A corer

When you hear the word, corer, you might think of a small, hand-held device to assist with removing the cores from apples. But you miss the reality of this corer by some distance if that is what you have in mind. This device is more a sampler, for making sure a product is as it should be right the way through it.

A sampling corer at Market Lavington Museum

A sampling corer at Market Lavington Museum

This corer is about 80 cm long and whilst the dark, metal part is original it has been fitted with a new handle. It is mounted on the wall of our trades room. Its explanation label says it all.


Corer (modern handle) used in World War 1 for testing and sampling bags of fertiliser. Used by James Welch 1914 – 1918.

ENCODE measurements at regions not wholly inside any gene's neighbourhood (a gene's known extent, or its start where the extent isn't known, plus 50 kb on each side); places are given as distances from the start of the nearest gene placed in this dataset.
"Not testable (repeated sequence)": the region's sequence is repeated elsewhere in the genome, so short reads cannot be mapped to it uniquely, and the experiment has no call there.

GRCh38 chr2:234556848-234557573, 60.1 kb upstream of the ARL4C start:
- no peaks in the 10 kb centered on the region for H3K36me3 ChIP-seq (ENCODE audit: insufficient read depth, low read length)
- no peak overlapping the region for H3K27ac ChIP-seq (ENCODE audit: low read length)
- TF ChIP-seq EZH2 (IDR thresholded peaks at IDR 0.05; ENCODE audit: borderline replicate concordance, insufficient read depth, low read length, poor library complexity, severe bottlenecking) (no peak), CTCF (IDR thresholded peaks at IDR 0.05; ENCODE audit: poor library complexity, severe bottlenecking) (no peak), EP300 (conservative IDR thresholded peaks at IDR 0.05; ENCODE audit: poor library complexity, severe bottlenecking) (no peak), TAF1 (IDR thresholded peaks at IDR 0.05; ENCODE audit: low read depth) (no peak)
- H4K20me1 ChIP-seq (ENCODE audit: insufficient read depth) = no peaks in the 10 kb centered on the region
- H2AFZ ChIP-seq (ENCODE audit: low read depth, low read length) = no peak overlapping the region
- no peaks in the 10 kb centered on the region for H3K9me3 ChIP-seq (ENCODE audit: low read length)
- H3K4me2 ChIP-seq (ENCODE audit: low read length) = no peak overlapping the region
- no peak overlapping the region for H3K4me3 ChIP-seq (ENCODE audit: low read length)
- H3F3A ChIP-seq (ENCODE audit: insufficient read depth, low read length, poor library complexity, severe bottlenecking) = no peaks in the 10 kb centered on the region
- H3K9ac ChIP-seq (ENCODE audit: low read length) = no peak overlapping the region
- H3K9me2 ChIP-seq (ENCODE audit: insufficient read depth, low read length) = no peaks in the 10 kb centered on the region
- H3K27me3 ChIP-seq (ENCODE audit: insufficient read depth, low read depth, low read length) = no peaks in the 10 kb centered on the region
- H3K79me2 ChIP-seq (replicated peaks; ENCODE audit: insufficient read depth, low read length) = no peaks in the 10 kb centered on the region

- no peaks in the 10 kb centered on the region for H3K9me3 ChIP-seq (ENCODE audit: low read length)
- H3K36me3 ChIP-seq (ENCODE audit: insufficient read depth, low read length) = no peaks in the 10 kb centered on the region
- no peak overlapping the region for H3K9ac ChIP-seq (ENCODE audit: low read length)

So this device could be used to get right to the bottom of a sack of fertiliser to enable James Welch to be certain all of the contents were as they should be.

James Welch was the grandfather of our museum founder, Peggy Gye. He had official roles during the Great War and carried a little card which showed he had the right to commandeer items on behalf of the war effort. That card and other items from Market Lavington are on display at the Stonehenge Visitor Centre during the winter in their ‘Soldiers at Stonehenge’ exhibition.

It is good that during our closed season, the public – a truly international public at Stonehenge – still have an opportunity to see some of our wonderful artefacts.

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